The Pearl Harbor metaphor also won’t illuminate much. Hamas, despite its fury, doesn’t resemble the Imperial Japanese Army. Its ally was Nazi Germany; Hamas’s main supporters are Hezbollah and Iran. Pearl Harbor led the United States to join its allies in a worldwide war.


Bad comparisons lead to bad politics

It’s no surprise that the Hamas attacks have yielded so many metaphors. From the moment Israel was founded (and even before), the country, and the conflicts in which it is mired, have been viewed as symbols rather than in their particularity. The Israeli-American writer Joel Schalit observed “how effortlessly conversation about Israel can slide from the literal to the figurative”; he added that “both its friends and enemies” treat the country “as a trope.”

This was especially true of some European intellectuals who had witnessed, and were shattered by, the rise of fascism and, then, the Holocaust. Visiting Jerusalem in 1961 to cover the trial of the Nazi war criminal Adolf Eichmann, Hannah Arendt heard echoes of her native Germany in the new Jewish state. “Everything is organized by a police force that gives me the creeps,” she complained. “They would obey any order.”

In the 1960s, the most radical factions of the German New Left, perhaps driven mad by their parents’ crimes, insisted that Israelis were the new Nazis (and, as such, merited terrorist attacks). Today, the Boycott, Divestment, Sanctions movement contends that Israel replicates apartheid South Africa. But the utter failure of the movement to either isolate Israel or weaken its West Bank occupation suggests that the analogy is deeply flawed. More generally, Israel — a country founded and inhabited by some of the poorest and most persecuted refugees on Earth — has been, and is, viewed as ground zero of “imperialism” and “settler-colonialism.”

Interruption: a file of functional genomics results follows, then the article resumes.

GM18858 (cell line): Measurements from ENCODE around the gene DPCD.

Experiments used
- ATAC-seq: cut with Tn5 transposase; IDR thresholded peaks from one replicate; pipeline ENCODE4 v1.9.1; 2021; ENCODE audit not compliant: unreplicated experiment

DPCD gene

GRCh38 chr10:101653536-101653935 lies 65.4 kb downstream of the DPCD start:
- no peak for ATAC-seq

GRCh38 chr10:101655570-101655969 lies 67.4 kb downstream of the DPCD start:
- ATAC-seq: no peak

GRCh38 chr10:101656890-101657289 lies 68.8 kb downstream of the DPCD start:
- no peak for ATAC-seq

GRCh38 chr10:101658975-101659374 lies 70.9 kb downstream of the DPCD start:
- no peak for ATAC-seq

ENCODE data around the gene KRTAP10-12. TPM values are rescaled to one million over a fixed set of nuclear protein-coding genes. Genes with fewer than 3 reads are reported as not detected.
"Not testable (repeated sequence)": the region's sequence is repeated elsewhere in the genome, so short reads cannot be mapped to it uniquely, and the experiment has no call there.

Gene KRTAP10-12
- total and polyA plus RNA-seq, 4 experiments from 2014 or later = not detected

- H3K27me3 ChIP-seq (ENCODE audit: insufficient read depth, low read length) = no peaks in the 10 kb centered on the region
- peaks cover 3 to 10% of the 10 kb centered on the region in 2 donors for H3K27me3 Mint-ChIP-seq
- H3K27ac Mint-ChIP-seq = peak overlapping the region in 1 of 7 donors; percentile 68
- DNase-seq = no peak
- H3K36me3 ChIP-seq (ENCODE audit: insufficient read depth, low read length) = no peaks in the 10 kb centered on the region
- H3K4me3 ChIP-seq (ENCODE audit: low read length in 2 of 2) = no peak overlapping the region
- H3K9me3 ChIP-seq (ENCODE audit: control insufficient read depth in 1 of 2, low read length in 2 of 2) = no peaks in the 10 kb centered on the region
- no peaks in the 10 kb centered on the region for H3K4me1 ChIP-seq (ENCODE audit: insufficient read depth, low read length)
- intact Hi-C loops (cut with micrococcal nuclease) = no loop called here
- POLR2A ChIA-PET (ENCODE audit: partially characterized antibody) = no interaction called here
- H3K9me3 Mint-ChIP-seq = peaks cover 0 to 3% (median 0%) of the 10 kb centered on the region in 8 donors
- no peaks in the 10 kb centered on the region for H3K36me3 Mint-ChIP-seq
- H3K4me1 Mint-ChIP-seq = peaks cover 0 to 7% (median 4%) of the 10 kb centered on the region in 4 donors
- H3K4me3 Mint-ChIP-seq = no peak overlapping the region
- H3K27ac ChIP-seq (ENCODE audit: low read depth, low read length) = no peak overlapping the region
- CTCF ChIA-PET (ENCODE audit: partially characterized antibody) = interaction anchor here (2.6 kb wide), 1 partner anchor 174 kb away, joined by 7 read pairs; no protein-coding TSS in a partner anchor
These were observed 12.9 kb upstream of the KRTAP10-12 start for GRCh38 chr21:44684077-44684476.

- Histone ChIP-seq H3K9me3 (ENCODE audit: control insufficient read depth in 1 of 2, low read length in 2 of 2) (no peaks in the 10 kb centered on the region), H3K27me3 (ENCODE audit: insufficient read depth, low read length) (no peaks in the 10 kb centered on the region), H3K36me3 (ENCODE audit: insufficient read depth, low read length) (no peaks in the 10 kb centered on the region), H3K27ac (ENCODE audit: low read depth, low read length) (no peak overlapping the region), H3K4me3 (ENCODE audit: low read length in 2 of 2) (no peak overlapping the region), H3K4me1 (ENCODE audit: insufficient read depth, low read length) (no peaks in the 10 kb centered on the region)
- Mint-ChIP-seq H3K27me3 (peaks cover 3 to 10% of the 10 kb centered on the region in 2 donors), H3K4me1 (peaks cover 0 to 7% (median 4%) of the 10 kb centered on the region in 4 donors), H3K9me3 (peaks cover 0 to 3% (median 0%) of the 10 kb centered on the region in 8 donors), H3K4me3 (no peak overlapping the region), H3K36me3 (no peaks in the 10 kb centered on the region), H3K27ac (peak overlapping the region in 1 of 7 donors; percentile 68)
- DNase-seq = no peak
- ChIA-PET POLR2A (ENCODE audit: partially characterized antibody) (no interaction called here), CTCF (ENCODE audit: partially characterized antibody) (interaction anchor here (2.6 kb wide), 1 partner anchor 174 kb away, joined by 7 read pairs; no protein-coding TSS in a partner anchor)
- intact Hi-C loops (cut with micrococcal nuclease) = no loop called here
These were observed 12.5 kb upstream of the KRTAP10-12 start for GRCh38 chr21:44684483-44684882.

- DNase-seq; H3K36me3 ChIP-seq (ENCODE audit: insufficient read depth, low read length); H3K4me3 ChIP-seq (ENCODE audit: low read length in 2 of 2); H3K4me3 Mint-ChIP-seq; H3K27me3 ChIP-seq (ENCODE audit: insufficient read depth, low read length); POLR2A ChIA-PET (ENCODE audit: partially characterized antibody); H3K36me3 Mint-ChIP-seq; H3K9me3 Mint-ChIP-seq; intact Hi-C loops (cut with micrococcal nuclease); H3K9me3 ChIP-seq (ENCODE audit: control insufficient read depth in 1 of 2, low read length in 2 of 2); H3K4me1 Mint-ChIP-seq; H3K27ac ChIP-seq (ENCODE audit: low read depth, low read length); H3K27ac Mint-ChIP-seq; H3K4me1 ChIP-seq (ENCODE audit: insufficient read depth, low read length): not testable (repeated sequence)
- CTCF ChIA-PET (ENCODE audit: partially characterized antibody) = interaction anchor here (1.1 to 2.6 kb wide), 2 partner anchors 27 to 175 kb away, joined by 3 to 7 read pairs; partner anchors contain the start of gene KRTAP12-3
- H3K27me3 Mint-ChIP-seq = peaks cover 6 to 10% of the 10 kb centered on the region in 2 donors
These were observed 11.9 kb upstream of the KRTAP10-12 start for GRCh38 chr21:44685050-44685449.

A demonstrator comparing Israeli Prime Minister Benjamin Netanyahu to Adolf Hitler was among the thousands who marched in support of the Palestinians in Los Angeles on Oct. 14. DAVID SWANSON/AFP via Getty Images

The Israeli-Palestinian conflict is increasingly seen by some American progressives as a subset of our domestic racial justice movements, with the Palestinians as “people of color” and Israelis as “white.” But these categories have little resonance in the Middle East, where people define themselves by nationality, ethnicity, and religion. The paradigm is especially strange since approximately half of Israelis trace their lineage to the various Arab countries that expelled them. Hamas’s hatred of Israelis and the Israeli ultra-right’s hatred of Palestinians are frightfully real. But they have nothing to do with color or race. That, too, is a projection of American preoccupations and passions. Metaphors are good for poetry but bad for politics: It’s hard to make wise political judgments if you mistake one thing for another.

Such projections have an ancient pedigree. The historian David Nirenberg has argued that, for several millennia before the modern State of Israel existed, Jews and Judaism were abstract concepts through which peoples from disparate cultures attempted to explain the world — and, in particular, what was wrong with it — to themselves. “Across several thousand years, myriad lands, and many different spheres of human activity, people have used ideas about Jews and Judaism to fashion the tools with which they construct the reality of their world,” he wrote. What was true for so many centuries before 1948 has been equally true since.

Which brings us back to the onslaught of Oct. 7. It isn’t Sept. 11, or Pearl Harbor, or any other disaster. Without divorcing it from history, it should be understood, in its scope and its cruelty, as itself. After 9/11, we Americans were told, “Everything has changed.” But in truth, daily life for millions continued much as before. In Israel, there isn’t a single person for whom that is, or will be, true.

Susie Linfield is a professor of journalism at New York University and author of “The Lions’ Den: Zionism and the Left from Hannah Arendt to Noam Chomsky.”